Pick of the ads: Good, Bad and Ugly – One owner from new

Scott Redmond
By Scott Redmond
ScottRedmond4 Used bike expert, bike anorak, lifetime wheeler dealer and sometime bike breaker. Regularly rides off for a 'mooch'.

 

For over 25 years Scott's bought, sold and broken up motorcycles for parts. From doing deals in person under the streetlights of London to surfing the web and buying bikes on his phone; he's purchased bargains, howlers and a few he'd rather forget.

“This week I’ve trawled eBay for three examples of bikes owned by just one person from new,” says Scott. “Some are older than others, but we’ve got some good examples… despite one of my choices selling before I even finished writing the article!”

 

1998 Fazer 600

 

 

The Good: 1998 Yamaha FZS600 Fazer

eBay link: http://www.ebay.co.uk/itm/172802028084

 

The term ‘Barn find’ is often abused, but in this case it’s a genuine case of a motorcycle that was left unused on a farm.

This immaculate Yamaha Fazer 600 was purchased new in 1998, and after racking up a humble 1,735 miles it was left unused for 16 years. The bike is now fully recommissioned and ready to be used. These original Fazer 600s are by far the best looking of the Fazer six family. They are also a brilliant bike to ride, even now almost two decades later. The asking price is pretty reasonable too; it’s only up for £1,950. That’s a lot of motorcycle for your money. Chuck in its novelty value of being a one owner low mileage bike and it makes even more sense. The only possible downside could be some issues that go hand in hand with bikes that have been laid up for a long time; I’d give the seams of that shiny tank a good poke, and also double check that it’s had fresh oil and coolant. You’ll also want to make sure it runs well – if fuel had been left in the system for that time, it’ll be well and truly gummed up by now.

Rubber components will be dry from all of those years of sleeping, so there’s plenty of pipework to check out like radiator hoses, fork seals and tyres. If you’re planning to ride it and not hide it, I’d budget for a few jobs to be done.

Anorak Fact: Many Fazer owners take the time to wire up both headlamps; only one side is lit up from new.

 

2001 Kawasaki ZRX1200

 

The Bad: 2001 Kawasaki ZRX1200S

eBay link: http://www.ebay.co.uk/itm/122452097867

 

Kawasaki knows a thing or two about building a retro machine; throughout the 1990s the company knocked out a whole range that designed to secure the ‘born again’ biking buck.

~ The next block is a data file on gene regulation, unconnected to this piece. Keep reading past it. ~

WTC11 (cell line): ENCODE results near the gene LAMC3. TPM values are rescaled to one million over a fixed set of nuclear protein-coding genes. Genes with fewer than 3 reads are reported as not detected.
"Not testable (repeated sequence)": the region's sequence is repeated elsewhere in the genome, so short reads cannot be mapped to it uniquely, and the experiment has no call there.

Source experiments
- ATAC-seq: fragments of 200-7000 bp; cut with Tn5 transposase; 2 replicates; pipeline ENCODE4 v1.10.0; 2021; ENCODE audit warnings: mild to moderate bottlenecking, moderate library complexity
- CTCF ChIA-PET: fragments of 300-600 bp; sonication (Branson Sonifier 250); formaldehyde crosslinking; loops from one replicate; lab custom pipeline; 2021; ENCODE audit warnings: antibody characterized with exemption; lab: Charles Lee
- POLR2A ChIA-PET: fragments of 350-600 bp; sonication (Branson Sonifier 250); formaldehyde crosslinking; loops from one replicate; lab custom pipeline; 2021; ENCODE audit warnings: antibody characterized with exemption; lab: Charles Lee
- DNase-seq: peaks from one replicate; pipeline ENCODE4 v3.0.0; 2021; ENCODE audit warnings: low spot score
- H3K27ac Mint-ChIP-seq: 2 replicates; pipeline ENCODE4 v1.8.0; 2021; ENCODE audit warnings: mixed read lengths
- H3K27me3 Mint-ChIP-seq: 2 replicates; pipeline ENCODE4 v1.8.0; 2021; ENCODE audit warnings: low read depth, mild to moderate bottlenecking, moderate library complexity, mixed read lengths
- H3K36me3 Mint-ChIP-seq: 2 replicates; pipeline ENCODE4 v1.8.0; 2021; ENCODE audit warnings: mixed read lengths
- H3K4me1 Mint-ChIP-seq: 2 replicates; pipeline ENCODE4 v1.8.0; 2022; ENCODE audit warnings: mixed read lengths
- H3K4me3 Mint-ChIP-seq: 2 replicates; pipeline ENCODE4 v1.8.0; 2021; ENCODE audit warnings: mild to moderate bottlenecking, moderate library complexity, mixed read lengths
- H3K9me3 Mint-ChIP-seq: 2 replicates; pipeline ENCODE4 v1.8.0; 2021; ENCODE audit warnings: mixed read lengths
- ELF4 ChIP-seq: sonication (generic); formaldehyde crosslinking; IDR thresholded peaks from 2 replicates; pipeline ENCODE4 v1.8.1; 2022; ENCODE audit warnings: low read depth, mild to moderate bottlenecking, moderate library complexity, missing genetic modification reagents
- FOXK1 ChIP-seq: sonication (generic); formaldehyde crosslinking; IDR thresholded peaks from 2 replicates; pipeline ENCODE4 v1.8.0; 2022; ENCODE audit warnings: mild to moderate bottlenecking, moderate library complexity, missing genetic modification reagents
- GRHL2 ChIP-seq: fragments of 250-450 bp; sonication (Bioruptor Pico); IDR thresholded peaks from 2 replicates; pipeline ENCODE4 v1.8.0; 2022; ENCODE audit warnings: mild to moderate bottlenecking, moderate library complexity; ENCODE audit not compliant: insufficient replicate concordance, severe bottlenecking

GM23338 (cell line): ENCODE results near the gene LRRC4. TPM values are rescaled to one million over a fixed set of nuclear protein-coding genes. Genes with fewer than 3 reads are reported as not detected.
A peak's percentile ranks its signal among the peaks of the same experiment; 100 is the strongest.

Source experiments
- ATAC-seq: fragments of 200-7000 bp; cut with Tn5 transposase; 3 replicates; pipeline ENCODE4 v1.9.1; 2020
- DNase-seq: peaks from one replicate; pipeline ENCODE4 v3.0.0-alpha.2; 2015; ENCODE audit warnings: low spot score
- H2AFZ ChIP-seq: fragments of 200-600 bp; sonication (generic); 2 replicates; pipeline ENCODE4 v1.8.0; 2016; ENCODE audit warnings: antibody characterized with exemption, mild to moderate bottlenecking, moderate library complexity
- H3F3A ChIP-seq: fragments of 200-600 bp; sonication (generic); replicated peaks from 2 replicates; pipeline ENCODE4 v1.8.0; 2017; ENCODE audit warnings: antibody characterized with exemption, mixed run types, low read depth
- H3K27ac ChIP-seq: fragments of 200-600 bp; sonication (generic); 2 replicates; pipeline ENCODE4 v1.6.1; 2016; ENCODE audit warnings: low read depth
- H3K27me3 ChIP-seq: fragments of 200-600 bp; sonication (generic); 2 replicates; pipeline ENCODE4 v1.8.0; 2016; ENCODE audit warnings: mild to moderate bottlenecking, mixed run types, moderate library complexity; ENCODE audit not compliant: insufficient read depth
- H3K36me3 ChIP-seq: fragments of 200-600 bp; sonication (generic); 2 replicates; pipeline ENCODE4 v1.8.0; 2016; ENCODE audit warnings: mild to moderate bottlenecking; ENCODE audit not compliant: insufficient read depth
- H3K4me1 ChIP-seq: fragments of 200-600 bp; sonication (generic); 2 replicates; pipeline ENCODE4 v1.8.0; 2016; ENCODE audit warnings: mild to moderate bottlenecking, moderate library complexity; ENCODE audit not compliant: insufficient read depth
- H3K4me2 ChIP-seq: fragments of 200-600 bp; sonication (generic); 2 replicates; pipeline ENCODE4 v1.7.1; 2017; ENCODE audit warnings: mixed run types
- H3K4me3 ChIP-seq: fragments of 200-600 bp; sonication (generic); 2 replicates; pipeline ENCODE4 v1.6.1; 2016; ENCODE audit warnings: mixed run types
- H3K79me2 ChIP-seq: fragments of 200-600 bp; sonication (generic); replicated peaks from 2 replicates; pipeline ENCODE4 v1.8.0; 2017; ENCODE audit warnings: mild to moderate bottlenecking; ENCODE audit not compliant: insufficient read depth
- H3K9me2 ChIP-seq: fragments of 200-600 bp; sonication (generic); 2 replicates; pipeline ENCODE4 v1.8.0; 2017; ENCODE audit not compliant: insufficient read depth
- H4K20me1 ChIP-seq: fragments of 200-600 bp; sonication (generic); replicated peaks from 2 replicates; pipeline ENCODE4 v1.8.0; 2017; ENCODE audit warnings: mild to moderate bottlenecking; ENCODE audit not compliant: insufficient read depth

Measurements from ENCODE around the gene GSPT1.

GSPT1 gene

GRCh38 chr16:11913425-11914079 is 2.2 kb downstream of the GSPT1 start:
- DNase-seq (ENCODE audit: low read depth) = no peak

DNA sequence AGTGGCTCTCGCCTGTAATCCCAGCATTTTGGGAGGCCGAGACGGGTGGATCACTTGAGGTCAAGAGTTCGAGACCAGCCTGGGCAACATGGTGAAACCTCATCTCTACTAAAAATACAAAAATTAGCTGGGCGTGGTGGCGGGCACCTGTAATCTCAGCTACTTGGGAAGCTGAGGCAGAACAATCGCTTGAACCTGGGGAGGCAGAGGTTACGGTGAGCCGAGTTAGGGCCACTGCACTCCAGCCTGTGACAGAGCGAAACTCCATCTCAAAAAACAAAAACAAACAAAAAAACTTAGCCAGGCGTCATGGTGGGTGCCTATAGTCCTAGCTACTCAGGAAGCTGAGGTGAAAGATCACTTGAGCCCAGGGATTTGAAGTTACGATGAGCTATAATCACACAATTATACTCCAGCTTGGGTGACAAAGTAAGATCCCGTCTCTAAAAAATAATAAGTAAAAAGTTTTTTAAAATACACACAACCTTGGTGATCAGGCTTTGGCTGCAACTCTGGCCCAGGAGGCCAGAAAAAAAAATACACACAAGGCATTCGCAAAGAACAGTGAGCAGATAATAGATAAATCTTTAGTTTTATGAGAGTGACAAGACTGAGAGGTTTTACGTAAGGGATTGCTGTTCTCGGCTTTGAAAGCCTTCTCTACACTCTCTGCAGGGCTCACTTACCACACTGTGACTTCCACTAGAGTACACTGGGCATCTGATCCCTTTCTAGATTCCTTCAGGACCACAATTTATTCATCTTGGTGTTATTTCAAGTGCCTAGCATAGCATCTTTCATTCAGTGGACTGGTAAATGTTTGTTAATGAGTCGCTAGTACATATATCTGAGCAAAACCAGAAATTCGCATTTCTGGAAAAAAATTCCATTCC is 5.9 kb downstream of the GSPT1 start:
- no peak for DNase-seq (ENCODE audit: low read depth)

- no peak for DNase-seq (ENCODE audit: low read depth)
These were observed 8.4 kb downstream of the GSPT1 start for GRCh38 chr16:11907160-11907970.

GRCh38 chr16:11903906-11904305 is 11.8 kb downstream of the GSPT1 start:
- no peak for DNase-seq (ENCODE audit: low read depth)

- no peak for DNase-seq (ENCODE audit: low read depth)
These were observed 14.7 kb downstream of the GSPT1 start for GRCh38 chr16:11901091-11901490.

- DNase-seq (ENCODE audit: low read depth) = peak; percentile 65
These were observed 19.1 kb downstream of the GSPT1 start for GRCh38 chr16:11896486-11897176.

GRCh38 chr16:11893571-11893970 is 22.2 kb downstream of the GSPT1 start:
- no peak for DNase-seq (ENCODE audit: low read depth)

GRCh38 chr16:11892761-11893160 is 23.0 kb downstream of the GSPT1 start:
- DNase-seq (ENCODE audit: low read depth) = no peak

The Zephyr range came and went, then Kawasaki rolled the retro dice once more; its ZRX1100 was the result, and it was a stunner. The ZRX1100 quickly became the ZRX1200, but this time Kawasaki hedged its bets and – along with the sit up and beg Eddie Lawson-inspired model –decided to make a ‘captain sensible’ version too.

It’s actually pretty much the same bike once that hefty fairing is removed, but the ZRX1200S is very much the ugly sister to my eyes. This example is a 2001 model; it’s had the same details logged on its V5C for sixteen years, in which time it’s racked up fewer than a 1,000 miles a year.

If you’re more Steady Eddie than Eddie Lawson, this is actually a very user-friendly bike, but park it next to the original ZRX1100 or 1200 and you’ll maybe wish you’d held out for one of those…

Anorak Fact: The braced swing arm is very desirable with speciasl builders; they can change hands for around £300.

 

1991 Triumph Trophy 900

 

The Ugly: 1991 Triumph Trophy 900

eBay link: http://www.ebay.co.uk/itm/202019292878

 

The Trophy 900 is one of those bikes that most people have forgotten about, which is a bit of a shame because they weren’t a bad attempt at building a new model to take on the all-conquering Japanese alternatives.

Triumph arrived back on the scene in the early ’90s with a whole range of new bikes. They were constructed around the company’s modular concept, where many components were used across the entire range. The sporty Daytona triple and four cylinder models got all the attention… in their shadows lived the Trident and Trophy models.

This could possibly be one of the best 900 Trophy models left on the market. It’s had one keeper since 1991, though sadly they’ve not hung on to any of the service history. It does, however, have both of its keys and handbooks. In 26 years it’s covered 16,000 miles, which for these bikes is nothing. The Trophy lacks any visual excitement, but with an auction starting at £1,299, it suddenly looks much more interesting.

Anorak Fact: Poor battery condition can help send the starter’s sprag clutch to an early grave.

 

If you have a bike for sale and feel as though it fits one of these three categories then feel free to drop us an email at enquiries@bikesocial.co.uk and we’ll make sure Scottie takes a look.

 

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